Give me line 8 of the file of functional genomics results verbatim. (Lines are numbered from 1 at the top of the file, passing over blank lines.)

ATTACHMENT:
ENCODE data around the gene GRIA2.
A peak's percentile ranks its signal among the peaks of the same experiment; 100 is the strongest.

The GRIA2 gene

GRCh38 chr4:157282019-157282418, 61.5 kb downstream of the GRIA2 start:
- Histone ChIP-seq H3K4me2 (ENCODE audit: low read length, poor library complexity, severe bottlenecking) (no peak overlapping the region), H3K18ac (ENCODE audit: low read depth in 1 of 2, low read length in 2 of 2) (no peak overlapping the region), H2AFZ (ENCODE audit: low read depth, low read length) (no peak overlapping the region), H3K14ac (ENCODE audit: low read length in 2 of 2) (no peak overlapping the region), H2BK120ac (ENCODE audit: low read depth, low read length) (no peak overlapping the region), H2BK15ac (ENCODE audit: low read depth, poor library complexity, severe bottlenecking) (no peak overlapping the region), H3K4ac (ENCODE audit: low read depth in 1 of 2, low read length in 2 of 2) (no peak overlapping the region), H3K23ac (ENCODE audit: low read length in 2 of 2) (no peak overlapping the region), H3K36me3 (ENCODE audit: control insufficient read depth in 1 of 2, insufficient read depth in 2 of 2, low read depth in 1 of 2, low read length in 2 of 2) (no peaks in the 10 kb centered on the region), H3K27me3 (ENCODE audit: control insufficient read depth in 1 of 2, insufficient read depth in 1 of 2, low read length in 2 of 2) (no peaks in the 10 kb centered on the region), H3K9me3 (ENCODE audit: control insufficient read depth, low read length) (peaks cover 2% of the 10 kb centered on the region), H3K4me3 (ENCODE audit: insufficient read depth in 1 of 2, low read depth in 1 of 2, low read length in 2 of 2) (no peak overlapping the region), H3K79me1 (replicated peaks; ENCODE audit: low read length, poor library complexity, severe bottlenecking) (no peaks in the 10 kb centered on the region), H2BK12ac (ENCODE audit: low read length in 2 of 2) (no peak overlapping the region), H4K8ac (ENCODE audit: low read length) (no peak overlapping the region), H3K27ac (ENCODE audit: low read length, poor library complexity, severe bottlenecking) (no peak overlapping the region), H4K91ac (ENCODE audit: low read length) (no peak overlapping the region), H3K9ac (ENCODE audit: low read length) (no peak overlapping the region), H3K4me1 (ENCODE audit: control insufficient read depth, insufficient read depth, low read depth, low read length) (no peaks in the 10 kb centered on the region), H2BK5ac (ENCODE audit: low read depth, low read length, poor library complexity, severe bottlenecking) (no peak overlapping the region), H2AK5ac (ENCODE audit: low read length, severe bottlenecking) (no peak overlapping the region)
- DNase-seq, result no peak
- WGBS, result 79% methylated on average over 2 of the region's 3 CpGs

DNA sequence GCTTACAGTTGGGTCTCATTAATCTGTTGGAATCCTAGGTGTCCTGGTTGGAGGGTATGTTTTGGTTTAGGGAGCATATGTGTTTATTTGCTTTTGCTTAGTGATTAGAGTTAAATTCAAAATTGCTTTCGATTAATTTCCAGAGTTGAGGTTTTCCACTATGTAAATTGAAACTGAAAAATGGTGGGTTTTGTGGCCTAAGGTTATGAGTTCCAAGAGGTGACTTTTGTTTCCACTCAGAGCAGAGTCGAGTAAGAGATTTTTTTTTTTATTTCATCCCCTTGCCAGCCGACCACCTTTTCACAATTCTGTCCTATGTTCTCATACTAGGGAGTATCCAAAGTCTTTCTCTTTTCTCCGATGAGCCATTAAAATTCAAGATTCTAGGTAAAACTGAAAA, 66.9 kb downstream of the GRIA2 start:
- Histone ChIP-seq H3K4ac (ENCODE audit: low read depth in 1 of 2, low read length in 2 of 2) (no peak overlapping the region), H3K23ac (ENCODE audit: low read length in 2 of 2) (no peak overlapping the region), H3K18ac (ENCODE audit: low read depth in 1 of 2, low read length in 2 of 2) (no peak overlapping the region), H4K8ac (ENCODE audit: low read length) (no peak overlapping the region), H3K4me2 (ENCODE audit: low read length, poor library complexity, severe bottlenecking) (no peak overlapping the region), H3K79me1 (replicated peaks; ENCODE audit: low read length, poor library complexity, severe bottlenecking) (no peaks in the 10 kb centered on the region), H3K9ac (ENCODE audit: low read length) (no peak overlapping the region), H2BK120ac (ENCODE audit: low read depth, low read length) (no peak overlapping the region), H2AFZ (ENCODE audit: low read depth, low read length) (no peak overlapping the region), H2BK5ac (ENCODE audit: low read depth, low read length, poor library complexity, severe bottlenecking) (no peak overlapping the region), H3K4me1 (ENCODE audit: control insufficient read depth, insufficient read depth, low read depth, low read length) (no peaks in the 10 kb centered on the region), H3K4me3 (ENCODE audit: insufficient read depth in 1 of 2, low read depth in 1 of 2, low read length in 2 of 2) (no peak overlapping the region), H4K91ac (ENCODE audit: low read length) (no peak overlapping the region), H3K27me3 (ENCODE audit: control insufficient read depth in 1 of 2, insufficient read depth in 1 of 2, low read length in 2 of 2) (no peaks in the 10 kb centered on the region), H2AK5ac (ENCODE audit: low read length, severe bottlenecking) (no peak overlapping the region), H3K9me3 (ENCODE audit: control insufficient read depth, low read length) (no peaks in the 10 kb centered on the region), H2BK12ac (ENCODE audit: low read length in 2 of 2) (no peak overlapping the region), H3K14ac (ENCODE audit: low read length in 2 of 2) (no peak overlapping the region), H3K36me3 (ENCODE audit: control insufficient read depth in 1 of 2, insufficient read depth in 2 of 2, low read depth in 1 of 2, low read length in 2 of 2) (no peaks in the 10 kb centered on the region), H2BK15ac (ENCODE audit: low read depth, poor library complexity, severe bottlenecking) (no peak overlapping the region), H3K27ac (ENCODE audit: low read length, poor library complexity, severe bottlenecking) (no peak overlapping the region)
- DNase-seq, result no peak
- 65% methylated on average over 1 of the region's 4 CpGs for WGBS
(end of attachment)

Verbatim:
DNA sequence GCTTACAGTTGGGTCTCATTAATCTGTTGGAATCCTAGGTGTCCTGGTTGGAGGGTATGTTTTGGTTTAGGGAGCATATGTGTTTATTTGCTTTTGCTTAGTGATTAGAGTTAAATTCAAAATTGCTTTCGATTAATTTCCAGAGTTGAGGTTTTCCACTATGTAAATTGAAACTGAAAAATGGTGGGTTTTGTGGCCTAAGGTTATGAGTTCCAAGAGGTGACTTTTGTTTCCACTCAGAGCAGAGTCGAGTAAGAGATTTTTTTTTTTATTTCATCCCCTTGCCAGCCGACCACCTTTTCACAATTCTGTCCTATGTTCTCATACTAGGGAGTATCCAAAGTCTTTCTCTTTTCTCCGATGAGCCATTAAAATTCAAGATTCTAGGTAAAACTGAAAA, 66.9 kb downstream of the GRIA2 start: